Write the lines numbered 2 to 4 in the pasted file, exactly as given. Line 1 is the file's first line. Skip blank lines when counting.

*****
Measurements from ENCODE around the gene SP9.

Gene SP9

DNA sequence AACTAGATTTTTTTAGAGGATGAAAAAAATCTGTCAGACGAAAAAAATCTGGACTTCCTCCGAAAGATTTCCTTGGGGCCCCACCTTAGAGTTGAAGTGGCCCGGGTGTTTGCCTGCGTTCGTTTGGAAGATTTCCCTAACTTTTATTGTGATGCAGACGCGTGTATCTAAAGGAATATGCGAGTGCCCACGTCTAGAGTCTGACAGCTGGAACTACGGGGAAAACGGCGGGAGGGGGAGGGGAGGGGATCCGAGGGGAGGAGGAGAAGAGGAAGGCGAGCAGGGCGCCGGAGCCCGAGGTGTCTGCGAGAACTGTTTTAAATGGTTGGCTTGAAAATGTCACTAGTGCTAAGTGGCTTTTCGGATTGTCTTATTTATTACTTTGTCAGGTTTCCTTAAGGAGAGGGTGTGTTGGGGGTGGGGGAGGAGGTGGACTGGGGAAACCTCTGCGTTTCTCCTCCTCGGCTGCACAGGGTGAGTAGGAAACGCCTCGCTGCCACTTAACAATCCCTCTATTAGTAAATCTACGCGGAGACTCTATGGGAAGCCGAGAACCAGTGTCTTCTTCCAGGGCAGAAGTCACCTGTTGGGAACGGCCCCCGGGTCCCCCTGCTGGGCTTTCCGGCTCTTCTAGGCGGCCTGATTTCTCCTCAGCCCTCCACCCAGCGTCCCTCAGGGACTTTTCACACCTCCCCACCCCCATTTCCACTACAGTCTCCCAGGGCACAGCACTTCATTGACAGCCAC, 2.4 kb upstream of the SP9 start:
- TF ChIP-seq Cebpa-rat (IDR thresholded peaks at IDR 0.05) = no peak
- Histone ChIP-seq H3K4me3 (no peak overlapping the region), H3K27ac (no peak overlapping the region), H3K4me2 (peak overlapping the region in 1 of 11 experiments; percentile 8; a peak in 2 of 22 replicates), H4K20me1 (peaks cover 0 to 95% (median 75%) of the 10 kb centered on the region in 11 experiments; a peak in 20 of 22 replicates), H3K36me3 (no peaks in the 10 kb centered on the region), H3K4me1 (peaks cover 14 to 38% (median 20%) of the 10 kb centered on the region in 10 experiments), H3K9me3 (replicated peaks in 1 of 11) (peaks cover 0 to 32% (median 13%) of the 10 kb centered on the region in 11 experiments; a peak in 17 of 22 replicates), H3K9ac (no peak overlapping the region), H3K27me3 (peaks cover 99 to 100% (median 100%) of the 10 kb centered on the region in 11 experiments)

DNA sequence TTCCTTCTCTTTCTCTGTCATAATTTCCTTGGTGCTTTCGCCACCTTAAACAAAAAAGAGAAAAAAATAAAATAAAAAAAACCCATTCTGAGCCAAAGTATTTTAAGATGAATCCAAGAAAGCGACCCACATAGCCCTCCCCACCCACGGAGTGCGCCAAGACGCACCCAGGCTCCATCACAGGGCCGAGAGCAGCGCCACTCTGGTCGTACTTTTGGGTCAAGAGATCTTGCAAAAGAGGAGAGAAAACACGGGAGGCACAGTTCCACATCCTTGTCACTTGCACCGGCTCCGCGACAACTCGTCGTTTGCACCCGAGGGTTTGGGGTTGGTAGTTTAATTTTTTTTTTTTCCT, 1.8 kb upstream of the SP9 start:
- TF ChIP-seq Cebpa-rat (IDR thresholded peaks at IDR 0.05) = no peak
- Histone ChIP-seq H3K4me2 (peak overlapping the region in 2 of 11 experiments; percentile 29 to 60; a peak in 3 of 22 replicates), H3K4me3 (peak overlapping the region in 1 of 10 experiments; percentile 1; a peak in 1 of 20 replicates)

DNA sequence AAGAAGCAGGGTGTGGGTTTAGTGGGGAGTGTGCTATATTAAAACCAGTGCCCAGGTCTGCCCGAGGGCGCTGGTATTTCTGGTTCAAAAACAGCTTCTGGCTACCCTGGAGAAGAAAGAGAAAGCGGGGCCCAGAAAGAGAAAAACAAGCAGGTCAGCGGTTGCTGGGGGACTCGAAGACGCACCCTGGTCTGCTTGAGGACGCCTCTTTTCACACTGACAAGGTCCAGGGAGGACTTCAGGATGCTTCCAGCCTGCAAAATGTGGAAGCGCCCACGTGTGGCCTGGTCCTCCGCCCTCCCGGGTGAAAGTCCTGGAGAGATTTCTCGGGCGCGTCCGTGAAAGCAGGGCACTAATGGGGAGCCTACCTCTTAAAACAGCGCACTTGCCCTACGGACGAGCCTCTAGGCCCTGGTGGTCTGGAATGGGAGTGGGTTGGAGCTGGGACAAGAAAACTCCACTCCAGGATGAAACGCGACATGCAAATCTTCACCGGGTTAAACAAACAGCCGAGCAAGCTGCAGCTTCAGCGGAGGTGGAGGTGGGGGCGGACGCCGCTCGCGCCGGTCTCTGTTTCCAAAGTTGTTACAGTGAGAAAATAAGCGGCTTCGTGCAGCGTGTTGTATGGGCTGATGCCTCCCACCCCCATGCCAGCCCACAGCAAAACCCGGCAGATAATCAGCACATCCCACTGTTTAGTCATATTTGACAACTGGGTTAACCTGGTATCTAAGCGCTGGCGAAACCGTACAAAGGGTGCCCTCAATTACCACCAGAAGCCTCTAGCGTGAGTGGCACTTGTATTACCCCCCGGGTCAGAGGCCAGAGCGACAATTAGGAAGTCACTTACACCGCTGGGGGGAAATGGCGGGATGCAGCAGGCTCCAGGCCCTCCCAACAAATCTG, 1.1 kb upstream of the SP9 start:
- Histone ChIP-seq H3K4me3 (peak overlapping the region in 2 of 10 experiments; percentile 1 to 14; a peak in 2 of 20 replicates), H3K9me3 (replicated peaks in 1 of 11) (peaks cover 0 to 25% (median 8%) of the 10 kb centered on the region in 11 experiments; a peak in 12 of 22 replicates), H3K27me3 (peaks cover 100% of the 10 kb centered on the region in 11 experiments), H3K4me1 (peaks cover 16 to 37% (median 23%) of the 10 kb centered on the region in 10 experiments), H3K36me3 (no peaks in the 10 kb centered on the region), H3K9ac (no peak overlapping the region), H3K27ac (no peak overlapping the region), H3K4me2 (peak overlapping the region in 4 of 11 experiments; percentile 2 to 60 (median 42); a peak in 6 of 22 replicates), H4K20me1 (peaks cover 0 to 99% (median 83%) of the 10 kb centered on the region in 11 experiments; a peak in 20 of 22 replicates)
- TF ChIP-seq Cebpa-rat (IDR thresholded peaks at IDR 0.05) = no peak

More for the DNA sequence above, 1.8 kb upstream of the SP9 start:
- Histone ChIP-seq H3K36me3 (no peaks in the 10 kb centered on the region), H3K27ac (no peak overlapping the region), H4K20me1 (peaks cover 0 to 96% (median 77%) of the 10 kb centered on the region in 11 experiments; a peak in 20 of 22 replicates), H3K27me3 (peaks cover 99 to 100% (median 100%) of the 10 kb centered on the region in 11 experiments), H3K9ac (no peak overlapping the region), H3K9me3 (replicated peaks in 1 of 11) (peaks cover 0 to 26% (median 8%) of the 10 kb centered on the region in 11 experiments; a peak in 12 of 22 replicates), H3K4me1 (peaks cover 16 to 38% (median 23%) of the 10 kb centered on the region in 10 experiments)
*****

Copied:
Gene SP9

DNA sequence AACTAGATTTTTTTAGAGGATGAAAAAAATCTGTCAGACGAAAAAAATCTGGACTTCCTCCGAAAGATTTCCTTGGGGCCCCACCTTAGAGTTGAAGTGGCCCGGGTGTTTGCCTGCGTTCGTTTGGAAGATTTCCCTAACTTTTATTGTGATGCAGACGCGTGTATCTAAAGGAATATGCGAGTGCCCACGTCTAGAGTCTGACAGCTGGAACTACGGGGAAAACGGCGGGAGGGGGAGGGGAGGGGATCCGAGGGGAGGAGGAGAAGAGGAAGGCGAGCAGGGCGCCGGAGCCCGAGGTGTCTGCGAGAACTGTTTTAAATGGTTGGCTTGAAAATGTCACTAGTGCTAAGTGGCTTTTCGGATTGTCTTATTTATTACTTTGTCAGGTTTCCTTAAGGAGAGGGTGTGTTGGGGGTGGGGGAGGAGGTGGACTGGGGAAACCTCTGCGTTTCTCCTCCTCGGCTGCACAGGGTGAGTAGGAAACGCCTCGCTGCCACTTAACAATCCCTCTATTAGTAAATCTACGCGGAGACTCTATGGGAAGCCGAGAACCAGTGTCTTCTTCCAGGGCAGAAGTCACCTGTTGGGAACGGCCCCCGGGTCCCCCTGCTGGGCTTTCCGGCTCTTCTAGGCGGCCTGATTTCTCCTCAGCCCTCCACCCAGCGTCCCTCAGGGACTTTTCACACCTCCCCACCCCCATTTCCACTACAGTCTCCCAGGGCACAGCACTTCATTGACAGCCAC, 2.4 kb upstream of the SP9 start:
- TF ChIP-seq Cebpa-rat (IDR thresholded peaks at IDR 0.05) = no peak